When Sparring Partner and I were told that getting pregnant via sex was no longer going to be the norm and that a couple of IUIs would probably get us that second child, we drew a line in the sand. We would try a couple of injectable cycles and then that. was. it.
Of course we never thought it would take more than that. We were able to get pregnant easily twice before. We thought it was a matter of poor timing.
After the second IUI, which confirmed the findings of the first IUI, which was Sparring Partner’s count and motility were not conducive to even a well-timed IUI, our RE recommended IVF or donor sperm.
The ocean’s tide wiped out the first line so we drew another in the sand. We would try IVF. Doesn’t everyone get pregnant with IVF? All those eggs and professionally fertilized embryos…which is why we justified the cost. A sure bet and a line we were confident we wouldn’t have to cross.
As most of you know and others could guess, not only did the IVF not pan out, but we didn’t get a lot of eggs to try for subsequent FETs (which was like a mini-line in the sand), so our second line drawn out in the sand which we had set further from the breaking waves was obliterated by dozens of beachcombers.
We took a step back, drew another line, this one would be two IUIs with donor sperm. Long failing story short, that line was taken out by the hurricane force winds.
Dashed and broken lines were plotted and dismissed, much like our plans for donor embryos and adoption.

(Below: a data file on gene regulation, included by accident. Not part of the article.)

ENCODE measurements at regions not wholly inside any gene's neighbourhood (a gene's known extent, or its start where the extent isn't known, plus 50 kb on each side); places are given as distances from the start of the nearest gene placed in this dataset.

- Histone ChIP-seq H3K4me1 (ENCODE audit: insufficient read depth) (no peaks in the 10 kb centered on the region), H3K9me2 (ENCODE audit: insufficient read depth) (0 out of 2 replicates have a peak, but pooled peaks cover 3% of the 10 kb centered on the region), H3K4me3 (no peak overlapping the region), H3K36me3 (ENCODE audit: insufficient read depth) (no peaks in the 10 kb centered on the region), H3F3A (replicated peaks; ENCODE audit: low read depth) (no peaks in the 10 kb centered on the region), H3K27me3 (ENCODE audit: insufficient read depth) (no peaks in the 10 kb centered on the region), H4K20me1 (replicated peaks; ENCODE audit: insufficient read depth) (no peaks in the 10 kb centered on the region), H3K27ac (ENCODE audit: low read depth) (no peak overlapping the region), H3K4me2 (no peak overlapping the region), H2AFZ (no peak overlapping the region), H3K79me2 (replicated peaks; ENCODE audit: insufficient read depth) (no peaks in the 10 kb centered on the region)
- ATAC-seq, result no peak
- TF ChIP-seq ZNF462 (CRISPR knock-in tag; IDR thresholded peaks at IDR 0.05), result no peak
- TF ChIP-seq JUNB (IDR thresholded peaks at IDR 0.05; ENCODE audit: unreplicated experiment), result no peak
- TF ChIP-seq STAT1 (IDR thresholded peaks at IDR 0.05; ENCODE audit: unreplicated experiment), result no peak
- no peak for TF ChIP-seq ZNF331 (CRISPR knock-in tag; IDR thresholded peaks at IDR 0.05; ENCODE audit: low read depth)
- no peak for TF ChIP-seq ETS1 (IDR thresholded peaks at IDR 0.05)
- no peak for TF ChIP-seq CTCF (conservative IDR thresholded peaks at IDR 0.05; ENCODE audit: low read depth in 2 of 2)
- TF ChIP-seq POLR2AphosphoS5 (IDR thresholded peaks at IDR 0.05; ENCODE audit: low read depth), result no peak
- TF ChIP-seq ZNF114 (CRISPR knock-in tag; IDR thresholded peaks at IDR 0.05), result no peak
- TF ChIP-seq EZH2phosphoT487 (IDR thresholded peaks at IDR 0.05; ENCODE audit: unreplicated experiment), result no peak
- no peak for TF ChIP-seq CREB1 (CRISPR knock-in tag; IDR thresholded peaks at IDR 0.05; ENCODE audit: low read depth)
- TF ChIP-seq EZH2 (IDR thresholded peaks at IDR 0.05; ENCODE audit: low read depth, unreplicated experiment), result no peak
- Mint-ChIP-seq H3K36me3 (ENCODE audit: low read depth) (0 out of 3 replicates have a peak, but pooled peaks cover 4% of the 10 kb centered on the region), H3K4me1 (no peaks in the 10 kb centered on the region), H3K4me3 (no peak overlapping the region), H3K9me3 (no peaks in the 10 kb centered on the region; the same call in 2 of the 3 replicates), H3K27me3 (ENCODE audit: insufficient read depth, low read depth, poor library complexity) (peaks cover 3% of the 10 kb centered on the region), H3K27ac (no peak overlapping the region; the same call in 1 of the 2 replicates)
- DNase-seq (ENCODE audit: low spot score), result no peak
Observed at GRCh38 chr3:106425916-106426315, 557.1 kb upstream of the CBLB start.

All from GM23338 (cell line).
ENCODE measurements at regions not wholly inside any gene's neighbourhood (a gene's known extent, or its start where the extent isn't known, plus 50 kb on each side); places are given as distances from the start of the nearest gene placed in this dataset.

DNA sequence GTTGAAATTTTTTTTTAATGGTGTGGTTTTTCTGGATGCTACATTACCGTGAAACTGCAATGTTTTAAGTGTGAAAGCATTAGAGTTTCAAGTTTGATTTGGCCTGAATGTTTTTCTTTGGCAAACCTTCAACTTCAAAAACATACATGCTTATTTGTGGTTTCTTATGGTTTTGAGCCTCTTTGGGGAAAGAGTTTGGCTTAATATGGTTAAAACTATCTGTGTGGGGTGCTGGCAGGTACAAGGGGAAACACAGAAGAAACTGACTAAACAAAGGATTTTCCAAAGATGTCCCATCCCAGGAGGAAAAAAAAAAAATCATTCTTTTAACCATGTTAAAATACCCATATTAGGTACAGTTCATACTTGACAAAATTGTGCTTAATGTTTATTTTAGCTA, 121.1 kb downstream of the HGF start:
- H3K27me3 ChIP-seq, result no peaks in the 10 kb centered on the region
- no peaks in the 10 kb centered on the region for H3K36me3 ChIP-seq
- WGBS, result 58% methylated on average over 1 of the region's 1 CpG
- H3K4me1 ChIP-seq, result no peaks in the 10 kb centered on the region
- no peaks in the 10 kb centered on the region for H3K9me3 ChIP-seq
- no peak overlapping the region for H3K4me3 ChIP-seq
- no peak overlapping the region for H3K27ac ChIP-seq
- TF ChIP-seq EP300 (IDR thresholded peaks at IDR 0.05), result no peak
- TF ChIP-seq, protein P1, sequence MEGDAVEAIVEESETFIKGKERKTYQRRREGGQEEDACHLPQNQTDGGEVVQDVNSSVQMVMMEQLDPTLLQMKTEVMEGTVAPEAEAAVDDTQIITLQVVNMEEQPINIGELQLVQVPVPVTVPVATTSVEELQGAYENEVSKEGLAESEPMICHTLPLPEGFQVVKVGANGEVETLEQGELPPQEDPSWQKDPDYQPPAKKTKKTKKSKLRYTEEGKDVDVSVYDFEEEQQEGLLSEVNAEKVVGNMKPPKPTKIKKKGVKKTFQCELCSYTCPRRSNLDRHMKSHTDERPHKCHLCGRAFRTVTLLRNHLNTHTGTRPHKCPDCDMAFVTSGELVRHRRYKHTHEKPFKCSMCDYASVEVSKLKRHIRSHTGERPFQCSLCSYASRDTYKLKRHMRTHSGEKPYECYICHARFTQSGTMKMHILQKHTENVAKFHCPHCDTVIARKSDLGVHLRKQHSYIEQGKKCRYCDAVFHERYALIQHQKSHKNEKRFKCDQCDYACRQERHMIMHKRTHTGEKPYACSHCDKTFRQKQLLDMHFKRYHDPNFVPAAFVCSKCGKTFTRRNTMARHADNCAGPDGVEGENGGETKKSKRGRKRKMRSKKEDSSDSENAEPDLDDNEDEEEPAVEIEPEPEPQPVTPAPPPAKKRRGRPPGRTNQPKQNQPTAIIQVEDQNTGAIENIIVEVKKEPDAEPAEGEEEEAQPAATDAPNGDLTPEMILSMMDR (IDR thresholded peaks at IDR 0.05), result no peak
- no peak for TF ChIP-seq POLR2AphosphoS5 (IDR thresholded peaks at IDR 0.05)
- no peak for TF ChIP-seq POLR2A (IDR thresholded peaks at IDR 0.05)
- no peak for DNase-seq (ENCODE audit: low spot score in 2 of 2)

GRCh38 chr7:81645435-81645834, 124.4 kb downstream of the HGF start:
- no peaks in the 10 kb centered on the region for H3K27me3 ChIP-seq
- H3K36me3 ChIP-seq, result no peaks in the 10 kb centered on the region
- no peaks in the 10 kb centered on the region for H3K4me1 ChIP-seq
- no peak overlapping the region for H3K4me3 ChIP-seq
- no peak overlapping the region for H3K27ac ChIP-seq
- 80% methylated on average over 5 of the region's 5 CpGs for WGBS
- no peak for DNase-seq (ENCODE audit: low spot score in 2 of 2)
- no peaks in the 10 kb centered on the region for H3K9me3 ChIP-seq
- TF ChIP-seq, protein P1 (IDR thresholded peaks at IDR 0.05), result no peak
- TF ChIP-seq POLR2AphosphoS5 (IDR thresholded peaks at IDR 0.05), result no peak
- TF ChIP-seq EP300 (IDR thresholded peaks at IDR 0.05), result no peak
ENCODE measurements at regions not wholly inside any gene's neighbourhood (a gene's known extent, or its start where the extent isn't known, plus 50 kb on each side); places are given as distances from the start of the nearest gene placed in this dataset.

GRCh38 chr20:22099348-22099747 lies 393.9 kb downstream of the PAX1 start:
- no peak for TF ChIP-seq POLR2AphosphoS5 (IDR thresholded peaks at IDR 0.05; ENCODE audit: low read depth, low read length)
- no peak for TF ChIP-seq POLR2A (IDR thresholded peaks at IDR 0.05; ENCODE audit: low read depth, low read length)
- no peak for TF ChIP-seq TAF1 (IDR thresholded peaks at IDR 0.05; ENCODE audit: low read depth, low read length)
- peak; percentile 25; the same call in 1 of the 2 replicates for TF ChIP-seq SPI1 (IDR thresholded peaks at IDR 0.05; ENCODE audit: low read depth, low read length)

We drew yet another line, this one was most certainly IT. Donor eggs. A huge financial and emotional gamble that paid off only by sheer luck.
While we said a half dozen (and really many, many more) times, that “this was it! no more!”, we pushed on. Sparring Partner was the one who would indicate where the line should go, it was me who drew it, always taking the liberty to push it out just beyond if I could.
I know some couples who not only clearly define the lines they are willing to meet and once met, they are able to stick to that. It’s admirable, the strength and the belief that the decision they made was the best for them. It’s actually more than admirable, it is enviable.
I don’t know what we would have done had our “last” cycle failed. Would it really have been “it” or the last? There’s no way to tell. However, I know that many of us draw lines in the sand only to watch them get trampled, washed or blown away, but that’s the beauty of its lack of permanence. It’s OK to change our minds and go a different route while mourning the first of what could be dozens of lines drawn and then lost in the sand.
Photo courtesy personal file: 1999